Living near the ocean, and within 90 miles of a nuclear reactor, it's only natural to wonder if the area could face the devastation and nuclear danger now confronting Japan.
Good news, Grand Strand: The chances are slim.
Scientists who study earthquakes and tsunamis say the most likely worst-case scenario for the Grand Strand would be a 9.0 quake in the Puerto Rico Trench, a 500-mile long undersea gash in the earth that lies southeast of us. Its lowest point is 28,232 feet - nearly as deep as Mt. Everest is high.
If that were to happen, northeastern South Carolina would likely see a 6-foot tsunami within four to five hours.
"There wouldn't be mass evacuations," said Horry County Emergency Services Director Randy Webster, "but we would have to get everyone off the beach."
He said most of the Grand Strand is far enough above sea level that beachgoers would simply have to move 300 yards from the water line. In Myrtle Beach, that means crossing Ocean Boulevard.
Or people could go up to the second and third floors of oceanfront buildings, he said.
Much of Ocean Boulevard in Myrtle Beach is 10 to 11 feet above sea level, Webster said, and the Myrtle Beach International Airport is 22 to 27 feet above sea level, even though it's only a mile from shore. Low spots along the Grand Strand include Garden City Beach and Cherry Grove.
Of course if that worst-case tsunami happened in the middle of tourist season, Webster said, four or five hours' warning wouldn't seem long at all. Emergency personnel would have to go to the beaches and herd people off, because there are no audible tsunami sirens here.
"People wouldn't know what they were," he said. "How would you educate everyone who visits here what the tsunami alarm would be? It would just sound like a siren."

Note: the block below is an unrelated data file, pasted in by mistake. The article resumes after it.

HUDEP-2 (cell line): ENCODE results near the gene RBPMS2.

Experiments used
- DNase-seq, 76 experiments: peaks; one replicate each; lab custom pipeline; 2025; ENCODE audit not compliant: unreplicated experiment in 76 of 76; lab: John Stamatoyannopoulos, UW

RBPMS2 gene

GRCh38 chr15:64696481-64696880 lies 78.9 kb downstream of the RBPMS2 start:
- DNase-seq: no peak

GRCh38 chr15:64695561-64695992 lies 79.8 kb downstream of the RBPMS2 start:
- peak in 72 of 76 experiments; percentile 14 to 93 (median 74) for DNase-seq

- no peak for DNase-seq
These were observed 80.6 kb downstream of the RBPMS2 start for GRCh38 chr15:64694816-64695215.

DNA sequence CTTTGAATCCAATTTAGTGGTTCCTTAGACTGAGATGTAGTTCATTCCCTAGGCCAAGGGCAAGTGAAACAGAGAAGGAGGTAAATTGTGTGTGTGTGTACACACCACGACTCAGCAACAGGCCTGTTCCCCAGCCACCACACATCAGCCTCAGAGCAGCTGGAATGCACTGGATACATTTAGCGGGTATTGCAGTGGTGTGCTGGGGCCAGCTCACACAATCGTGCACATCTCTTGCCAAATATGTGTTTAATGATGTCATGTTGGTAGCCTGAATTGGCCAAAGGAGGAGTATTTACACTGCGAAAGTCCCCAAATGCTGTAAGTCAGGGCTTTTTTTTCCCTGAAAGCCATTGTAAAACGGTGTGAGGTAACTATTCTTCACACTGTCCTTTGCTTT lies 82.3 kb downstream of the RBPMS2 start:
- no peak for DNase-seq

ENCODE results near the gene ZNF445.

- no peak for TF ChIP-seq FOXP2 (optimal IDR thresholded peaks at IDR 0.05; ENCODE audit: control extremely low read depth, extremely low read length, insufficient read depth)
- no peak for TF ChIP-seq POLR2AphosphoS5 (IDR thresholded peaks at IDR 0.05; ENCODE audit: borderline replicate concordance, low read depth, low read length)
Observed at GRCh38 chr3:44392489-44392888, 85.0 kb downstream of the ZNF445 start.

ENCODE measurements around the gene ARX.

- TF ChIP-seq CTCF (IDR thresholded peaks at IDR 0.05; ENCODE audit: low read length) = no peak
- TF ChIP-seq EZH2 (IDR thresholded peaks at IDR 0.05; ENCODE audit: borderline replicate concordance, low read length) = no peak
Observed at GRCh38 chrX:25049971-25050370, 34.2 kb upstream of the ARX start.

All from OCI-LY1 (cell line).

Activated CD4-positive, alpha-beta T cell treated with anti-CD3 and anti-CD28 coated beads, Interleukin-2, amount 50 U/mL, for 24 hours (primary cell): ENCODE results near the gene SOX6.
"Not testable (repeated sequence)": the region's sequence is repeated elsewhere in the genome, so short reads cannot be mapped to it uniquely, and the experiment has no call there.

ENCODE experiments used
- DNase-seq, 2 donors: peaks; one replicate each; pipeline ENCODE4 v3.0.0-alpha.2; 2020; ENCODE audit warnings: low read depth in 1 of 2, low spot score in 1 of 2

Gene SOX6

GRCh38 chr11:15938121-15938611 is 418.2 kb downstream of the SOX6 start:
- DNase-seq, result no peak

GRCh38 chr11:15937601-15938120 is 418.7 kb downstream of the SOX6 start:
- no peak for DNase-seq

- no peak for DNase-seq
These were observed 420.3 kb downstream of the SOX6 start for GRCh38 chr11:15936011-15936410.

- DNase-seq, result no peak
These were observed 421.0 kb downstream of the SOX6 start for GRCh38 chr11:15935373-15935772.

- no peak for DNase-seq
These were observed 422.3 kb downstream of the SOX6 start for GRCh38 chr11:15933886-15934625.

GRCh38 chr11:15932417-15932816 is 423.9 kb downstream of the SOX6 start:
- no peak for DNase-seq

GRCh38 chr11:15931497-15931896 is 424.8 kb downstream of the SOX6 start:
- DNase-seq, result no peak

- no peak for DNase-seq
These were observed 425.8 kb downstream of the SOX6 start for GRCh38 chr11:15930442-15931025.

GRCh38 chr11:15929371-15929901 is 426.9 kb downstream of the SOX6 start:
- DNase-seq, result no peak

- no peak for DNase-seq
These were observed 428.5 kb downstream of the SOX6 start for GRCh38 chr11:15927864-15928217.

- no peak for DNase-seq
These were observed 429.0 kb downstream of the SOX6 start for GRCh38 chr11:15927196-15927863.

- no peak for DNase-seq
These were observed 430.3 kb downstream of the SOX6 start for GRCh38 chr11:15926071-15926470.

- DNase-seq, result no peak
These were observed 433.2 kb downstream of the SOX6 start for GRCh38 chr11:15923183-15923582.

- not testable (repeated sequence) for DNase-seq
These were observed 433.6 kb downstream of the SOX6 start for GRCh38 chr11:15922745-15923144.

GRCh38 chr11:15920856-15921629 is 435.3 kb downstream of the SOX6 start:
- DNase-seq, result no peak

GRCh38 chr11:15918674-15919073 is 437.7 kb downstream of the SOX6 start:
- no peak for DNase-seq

Tsunamis don't require a certain size to be so labeled. It's their origin that earns them the Japanese name "tsunami," which means "harbor wave." Tsunamis come from sudden displacements in the sea floor, landslides or volcanic activity.
Steven Jaume, an earthquake expert and associate professor at College of Charleston who works with the college's S.C. Earthquake Education and Preparedness Program, said the kinds of earthquakes that cause tsunamis happen much less often in the Atlantic Ocean than in the Pacific and Indian oceans, but they have happened.
In 1755, a quake off the coast of Portugal spawned a tidal wave that was recorded on tidal gauges from Canada to the Caribbean, Jaume said. It was less than a foot high on the East Coast.
Tsunami-spawning quakes are so much less common in the Atlantic than in the Pacific and Indian oceans that the Atlantic didn't even have the National Oceanic and Atmospheric Administration's Deep Ocean Assessment and Reporting of Tsunami buoys until after the devastating Indonesian quake and tidal wave in 2004, Jaume said. Now all oceans have them and they are monitored by Tsunami Warning Centers worldwide.
The other kind of earthquakes - the kind that do their damage mainly on land - don't happen often along the Grand Strand, either.